I’ve been making another Fortuneteller, but this time with size 10 delicas. I used my previous one as a template, measuring the various distances as I beaded along and at first it went well. However, as it grew it became clear that the bigger beads meant that the thickness of the MRAW band made the inner layer significantly smaller than the original, and finishing the joins between the small horns was definitely going to make it unwearable by me at least. So rather than hoping for a tiny handed customer, or giving it to one of the boys (boy 2 is very keen on bangles) I’ve made it into a rather splendid bowl and I like it. Which is just as well…………
- Size 10 delicas in three shades of red, one orange and silver, 26g in total.
- Size 3.4 drop beads.
- Unless you actually want to make a bowl, I’d suggest a starter MRAW band which contains six repeated ‘Vs’ with 9 units on each side of the V (not the 8 units I used).
- To get the colour effect I used, start the MRAW band with the silver, using one of the reds as the fill bead. Add a drop bead as one of the inner beads on any increases or decreases (you may want to miss them on the decreases – I chose to leave them in as I like the look of the drop nestling in the V. Then change red/orange every row. As you approach the horns, start adding the odd silver in, then more each row until you are just using silver. I chose a random pattern, mirrored on each pair of horns, but kept it identical for each round so that the graduation was even across all the horns. Then gently fade the reds back in, and finally as you approach the final tips work the silver back in again.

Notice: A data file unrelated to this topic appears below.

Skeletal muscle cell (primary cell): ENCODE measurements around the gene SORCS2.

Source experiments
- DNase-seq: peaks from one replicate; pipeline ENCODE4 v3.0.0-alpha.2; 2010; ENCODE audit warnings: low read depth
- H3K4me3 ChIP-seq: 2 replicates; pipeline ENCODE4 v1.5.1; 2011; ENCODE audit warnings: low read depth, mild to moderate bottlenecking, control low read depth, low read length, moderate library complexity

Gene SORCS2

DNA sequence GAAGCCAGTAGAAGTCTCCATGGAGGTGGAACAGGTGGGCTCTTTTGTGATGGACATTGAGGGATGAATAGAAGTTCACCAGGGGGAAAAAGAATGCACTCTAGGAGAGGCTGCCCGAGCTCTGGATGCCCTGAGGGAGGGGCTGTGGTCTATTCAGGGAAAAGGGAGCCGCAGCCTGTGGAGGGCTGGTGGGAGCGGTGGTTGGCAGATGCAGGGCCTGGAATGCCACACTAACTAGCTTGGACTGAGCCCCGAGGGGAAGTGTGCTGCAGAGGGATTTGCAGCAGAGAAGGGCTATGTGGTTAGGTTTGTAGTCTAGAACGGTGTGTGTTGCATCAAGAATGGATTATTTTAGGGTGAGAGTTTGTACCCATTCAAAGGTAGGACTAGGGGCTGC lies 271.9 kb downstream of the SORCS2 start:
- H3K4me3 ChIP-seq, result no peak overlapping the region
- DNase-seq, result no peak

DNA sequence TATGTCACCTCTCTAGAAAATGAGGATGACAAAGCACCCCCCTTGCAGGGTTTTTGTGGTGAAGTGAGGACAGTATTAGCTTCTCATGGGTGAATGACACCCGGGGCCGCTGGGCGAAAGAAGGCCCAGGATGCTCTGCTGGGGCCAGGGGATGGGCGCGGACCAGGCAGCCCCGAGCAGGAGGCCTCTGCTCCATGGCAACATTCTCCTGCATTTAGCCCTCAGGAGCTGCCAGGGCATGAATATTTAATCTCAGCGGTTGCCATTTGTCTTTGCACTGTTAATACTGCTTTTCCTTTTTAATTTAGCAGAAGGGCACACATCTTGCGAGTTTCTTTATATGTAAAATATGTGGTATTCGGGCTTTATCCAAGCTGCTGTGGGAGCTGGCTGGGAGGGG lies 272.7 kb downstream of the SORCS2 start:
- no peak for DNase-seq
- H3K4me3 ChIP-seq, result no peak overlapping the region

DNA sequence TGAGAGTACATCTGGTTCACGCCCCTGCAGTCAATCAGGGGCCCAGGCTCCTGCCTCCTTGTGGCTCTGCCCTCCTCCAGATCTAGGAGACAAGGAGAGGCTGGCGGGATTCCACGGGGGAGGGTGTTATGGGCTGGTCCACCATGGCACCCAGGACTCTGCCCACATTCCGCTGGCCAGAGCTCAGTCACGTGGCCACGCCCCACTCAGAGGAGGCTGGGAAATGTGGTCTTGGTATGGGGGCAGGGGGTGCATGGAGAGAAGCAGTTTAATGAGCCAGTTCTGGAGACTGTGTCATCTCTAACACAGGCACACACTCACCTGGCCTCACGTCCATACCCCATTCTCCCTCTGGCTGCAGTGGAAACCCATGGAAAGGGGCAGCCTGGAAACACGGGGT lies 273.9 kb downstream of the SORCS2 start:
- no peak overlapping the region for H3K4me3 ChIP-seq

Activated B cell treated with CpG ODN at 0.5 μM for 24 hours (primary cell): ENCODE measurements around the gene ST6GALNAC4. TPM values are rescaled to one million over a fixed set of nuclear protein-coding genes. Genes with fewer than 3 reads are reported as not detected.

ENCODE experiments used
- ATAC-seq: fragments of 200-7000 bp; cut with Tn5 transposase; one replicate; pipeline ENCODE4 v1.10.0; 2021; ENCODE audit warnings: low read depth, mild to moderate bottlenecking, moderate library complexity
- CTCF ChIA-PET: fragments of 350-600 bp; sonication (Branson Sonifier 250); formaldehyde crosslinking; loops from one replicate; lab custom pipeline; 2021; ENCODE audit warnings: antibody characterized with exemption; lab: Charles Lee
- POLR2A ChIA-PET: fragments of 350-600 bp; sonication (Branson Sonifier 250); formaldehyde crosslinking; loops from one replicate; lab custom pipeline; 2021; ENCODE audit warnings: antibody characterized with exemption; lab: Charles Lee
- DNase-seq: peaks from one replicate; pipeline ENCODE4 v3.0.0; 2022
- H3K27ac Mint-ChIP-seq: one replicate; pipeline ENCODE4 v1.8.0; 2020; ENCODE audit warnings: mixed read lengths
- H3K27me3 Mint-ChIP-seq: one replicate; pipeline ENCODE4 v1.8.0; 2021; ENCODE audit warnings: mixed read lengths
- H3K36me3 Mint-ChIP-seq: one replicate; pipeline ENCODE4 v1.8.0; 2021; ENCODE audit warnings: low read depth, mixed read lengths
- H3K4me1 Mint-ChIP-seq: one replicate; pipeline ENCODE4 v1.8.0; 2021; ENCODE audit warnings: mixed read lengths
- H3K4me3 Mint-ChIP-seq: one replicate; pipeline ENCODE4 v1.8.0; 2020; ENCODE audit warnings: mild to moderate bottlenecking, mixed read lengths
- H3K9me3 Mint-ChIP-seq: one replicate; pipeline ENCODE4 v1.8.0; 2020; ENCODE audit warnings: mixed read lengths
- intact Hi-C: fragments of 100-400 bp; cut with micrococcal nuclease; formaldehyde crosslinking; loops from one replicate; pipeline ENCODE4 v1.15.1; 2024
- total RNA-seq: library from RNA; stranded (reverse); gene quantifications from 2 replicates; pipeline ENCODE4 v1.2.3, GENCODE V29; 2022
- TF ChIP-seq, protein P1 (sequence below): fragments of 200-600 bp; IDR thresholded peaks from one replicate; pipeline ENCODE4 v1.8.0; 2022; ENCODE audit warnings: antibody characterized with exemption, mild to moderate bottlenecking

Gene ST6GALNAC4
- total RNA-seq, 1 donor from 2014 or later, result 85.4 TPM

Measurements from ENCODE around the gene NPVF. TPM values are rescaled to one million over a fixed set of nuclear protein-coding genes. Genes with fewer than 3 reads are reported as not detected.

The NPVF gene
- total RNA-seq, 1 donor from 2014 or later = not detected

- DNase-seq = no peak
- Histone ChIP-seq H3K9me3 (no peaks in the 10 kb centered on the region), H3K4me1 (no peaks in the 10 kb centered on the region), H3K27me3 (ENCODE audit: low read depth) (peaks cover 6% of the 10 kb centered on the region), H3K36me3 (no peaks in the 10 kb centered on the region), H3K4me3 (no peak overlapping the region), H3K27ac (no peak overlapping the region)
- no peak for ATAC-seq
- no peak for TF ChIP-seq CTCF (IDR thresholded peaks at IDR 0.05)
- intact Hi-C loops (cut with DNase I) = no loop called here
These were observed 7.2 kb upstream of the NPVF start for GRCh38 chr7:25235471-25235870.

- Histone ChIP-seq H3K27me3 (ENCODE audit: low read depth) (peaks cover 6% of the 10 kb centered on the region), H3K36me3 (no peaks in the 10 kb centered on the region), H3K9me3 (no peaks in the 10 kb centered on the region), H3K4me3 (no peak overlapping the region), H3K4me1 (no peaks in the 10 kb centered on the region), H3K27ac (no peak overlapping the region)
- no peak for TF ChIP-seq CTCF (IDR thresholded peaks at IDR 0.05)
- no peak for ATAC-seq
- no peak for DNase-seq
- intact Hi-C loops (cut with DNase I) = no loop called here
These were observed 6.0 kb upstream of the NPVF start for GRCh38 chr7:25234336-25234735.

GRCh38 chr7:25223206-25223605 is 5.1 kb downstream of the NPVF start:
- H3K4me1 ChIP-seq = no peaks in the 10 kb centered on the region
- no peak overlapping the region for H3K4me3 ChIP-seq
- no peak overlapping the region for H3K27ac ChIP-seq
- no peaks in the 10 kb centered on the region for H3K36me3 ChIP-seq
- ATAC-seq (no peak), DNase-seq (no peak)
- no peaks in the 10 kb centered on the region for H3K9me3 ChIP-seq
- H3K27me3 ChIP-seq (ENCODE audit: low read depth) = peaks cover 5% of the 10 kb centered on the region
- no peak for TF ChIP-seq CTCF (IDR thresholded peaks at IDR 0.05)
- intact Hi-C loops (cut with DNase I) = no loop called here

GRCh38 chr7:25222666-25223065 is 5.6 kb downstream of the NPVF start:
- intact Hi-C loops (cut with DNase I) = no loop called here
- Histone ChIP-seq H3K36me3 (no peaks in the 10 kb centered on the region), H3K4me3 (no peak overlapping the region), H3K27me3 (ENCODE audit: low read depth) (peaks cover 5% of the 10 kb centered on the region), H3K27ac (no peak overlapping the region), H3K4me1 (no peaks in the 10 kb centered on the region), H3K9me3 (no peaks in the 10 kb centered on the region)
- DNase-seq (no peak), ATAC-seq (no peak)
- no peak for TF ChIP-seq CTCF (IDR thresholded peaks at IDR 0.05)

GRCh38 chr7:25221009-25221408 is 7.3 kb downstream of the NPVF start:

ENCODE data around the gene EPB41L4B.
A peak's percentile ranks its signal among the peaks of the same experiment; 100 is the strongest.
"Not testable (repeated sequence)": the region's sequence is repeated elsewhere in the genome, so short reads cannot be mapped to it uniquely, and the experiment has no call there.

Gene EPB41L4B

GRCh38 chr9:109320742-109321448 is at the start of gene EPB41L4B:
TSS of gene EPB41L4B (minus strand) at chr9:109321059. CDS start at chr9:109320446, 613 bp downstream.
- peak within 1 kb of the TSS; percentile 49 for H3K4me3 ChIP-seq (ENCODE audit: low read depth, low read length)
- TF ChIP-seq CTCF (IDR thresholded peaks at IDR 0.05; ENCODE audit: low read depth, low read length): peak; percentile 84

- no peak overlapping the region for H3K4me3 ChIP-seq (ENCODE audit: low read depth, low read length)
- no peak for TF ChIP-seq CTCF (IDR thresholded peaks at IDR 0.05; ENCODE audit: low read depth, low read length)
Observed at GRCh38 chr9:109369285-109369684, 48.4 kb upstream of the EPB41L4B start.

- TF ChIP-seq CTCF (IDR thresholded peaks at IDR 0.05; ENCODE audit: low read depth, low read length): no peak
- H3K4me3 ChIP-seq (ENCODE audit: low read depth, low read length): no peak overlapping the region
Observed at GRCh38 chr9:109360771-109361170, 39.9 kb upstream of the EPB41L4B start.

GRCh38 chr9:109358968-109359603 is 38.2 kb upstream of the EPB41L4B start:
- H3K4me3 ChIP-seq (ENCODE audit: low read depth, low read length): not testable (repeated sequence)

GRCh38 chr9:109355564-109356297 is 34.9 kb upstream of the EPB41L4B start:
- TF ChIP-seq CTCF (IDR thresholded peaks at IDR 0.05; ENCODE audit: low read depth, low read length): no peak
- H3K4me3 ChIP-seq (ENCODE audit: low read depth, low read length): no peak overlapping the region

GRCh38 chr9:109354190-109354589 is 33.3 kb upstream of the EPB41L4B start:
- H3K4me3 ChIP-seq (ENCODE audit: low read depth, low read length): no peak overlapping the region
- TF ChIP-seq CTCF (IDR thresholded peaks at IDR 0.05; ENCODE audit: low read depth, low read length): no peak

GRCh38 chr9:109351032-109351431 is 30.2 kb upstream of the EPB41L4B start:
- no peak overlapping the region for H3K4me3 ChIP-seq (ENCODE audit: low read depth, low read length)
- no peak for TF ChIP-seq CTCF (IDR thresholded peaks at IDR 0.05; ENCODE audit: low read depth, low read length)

- Size 10 delicas are still quite hard to get hold of in the UK. Stitch n Craft are expanding their range gradually, and as usual offer probably the most competitive pricing (assuming you spend enough to qualify for free postage, which I never fail to do), although their colour range is still quite limited. Charisma have a good range of colours, as do Fine Lines.
- Finally, with this kind of work, especially with larger beads, you really can’t make any mistakes as they will be very obvious on the finished piece. I made quite a few as I was very tired, and the lovely push pin and eraser combo I was sent by the lovely Jean Power with my copy of Geometric Beadwork 1 was worked quite hard. I can’t remember having to break out this many beads for ages.
Other than my general incompetence it worked really well with the size 10s, and in many ways it’s the best use of these for geometric beadwork that I’ve tried before. I will have a go at an actual bangle once I’ve got all the other things on my beading list moving along.